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A New Vision for Point Cadet

April 13, 2011 5:45 AM

New Wave staff
newwave@tulane.edu

The Tulane Regional Urban Design Center and 16 architecture students have been working with the City of Biloxi throughout this semester to create a new vision for Point Cadet, a public waterfront park in East Biloxi, Miss. The Point serves as a highly visible gateway to the city and is the last waterfront green space open to the public there.

Tulane Empowers

TRUDC

A member of the Biloxi, Miss., community reviews proposed plans for Point Cadet. “Point Cadet has the ability to stand as a beacon that celebrates both the history and the renewal of the area,” says Zach Kauffmann, a third-year architecture student. (Photo provided by the City of Biloxi)


Students are responsible for siting the new Seafood Industry Museum, along with a marina expansion, small retail locations, covered open spaces for festivals and farmers markets, a children’s park, open green space and other public amenities.

The student group, part of adjunct associate professor Grover Mouton’s “Design Urbanism” seminar, recently presented their designs at a public meeting, where citizens were encouraged to describe what they would like to see at the Point.

The group has worked closely with Biloxi mayor A.J. Holloway and other city officials, and will tailor their proposals to incorporate what they have learned from the public and the administration.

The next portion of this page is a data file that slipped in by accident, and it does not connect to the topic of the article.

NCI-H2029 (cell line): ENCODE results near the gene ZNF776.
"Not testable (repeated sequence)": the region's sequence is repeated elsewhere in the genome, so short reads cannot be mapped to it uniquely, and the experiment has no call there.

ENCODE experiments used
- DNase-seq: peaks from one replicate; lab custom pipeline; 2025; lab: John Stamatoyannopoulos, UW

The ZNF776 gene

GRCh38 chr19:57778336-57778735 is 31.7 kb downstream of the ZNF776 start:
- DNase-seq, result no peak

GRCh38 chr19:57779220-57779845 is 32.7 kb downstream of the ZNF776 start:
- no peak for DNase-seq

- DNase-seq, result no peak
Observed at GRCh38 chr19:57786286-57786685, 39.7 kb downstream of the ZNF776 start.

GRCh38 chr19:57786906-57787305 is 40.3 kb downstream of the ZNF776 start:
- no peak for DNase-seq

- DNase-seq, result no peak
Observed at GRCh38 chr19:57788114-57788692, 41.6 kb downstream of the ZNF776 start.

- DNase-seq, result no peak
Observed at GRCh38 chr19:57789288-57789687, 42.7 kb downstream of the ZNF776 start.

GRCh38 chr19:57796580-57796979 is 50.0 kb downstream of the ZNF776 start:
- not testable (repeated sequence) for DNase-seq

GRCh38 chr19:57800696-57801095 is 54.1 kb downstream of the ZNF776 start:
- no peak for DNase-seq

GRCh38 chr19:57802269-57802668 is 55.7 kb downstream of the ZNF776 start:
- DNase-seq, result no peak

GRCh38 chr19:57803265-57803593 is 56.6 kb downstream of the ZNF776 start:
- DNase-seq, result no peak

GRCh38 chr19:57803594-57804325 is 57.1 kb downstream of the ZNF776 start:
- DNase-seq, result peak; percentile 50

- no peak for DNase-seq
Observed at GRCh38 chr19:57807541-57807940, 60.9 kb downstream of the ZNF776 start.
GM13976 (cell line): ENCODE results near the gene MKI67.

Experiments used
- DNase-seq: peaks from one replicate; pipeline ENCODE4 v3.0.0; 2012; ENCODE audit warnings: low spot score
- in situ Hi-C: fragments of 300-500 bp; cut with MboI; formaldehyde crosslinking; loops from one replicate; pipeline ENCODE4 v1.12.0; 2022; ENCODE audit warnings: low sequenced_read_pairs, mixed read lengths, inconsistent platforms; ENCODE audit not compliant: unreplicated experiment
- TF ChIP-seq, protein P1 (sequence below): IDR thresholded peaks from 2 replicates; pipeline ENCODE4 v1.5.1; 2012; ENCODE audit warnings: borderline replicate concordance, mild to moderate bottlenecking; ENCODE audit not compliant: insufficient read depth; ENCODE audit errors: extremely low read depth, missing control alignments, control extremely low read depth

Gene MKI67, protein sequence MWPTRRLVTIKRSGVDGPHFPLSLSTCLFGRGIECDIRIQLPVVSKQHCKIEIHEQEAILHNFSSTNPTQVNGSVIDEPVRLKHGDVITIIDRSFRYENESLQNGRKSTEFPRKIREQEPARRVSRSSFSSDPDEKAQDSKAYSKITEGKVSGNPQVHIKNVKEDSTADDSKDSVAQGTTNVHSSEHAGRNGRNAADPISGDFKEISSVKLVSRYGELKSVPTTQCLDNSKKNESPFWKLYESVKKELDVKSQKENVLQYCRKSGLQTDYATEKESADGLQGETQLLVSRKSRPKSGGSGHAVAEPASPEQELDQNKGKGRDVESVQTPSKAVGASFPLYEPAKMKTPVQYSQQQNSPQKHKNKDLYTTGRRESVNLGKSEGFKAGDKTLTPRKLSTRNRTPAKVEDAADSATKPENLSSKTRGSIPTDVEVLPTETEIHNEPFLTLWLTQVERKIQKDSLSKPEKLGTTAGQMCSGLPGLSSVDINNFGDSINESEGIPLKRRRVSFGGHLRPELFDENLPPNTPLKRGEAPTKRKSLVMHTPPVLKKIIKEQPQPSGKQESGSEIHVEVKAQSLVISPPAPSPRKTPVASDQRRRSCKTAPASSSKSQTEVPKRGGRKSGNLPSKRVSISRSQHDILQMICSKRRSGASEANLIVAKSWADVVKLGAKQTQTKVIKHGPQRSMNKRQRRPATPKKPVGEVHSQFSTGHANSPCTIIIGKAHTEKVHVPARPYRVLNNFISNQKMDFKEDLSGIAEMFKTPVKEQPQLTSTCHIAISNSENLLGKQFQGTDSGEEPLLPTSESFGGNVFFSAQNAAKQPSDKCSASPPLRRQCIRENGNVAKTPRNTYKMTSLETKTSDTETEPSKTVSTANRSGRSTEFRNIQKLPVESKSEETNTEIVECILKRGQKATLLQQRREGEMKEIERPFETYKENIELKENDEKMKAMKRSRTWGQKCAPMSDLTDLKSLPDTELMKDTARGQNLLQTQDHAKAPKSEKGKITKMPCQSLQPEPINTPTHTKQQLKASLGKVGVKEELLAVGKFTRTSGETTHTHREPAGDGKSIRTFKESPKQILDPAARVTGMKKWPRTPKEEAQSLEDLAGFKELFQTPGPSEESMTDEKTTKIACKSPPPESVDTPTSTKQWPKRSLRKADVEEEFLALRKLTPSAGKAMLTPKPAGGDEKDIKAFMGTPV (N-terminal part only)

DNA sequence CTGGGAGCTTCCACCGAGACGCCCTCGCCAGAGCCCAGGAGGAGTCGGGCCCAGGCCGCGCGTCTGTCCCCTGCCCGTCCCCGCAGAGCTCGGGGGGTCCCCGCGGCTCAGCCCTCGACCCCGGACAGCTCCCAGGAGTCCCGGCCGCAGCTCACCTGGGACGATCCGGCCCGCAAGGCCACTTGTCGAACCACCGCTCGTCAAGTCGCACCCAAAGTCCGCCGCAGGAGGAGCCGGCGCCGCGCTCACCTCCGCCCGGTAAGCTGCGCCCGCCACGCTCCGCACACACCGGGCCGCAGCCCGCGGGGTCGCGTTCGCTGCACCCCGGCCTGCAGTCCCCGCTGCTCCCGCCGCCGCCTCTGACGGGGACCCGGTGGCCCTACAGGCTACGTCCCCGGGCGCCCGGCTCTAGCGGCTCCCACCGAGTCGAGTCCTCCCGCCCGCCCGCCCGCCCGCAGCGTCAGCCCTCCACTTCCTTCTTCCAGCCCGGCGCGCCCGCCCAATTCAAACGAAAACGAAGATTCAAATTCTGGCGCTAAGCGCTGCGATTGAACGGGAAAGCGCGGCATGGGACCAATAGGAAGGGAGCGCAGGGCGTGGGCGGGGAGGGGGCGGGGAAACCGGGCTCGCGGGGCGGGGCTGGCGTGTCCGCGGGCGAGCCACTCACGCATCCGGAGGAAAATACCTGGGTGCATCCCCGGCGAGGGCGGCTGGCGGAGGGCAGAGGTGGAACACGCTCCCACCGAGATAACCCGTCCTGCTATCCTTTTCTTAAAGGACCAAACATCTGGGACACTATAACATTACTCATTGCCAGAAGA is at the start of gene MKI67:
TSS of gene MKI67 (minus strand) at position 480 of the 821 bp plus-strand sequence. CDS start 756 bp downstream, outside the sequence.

“I believe it is extremely important for the students to engage with communities in the implementation of real-world, budgeted projects,” Mouton says. “This kind of interaction allows for designs that are sensitive to the neighborhood context and needs of the citizenry. Working closely with the city administration also serves as an educational tool, exposing the students to the politics and varied interest groups behind any given design project.”

A consolidated plan drawing from the students’ individual work will be created by semester’s end. Construction is slated to begin as early as this year.

“It was invigorating to see the citizens’ passion for public space,” says John Nelson, a third-year architecture student. “Their stories of the past will help inform our decisions as planners in the future.”

An outreach program of the Tulane University School of Architecture, TRUDC provides design services to communities throughout the Gulf South.

Citation information:

Page accessed: Thursday, December 18, 2014
Page URL: http://tulane.edu/news/newwave/041311_architecture.cfm

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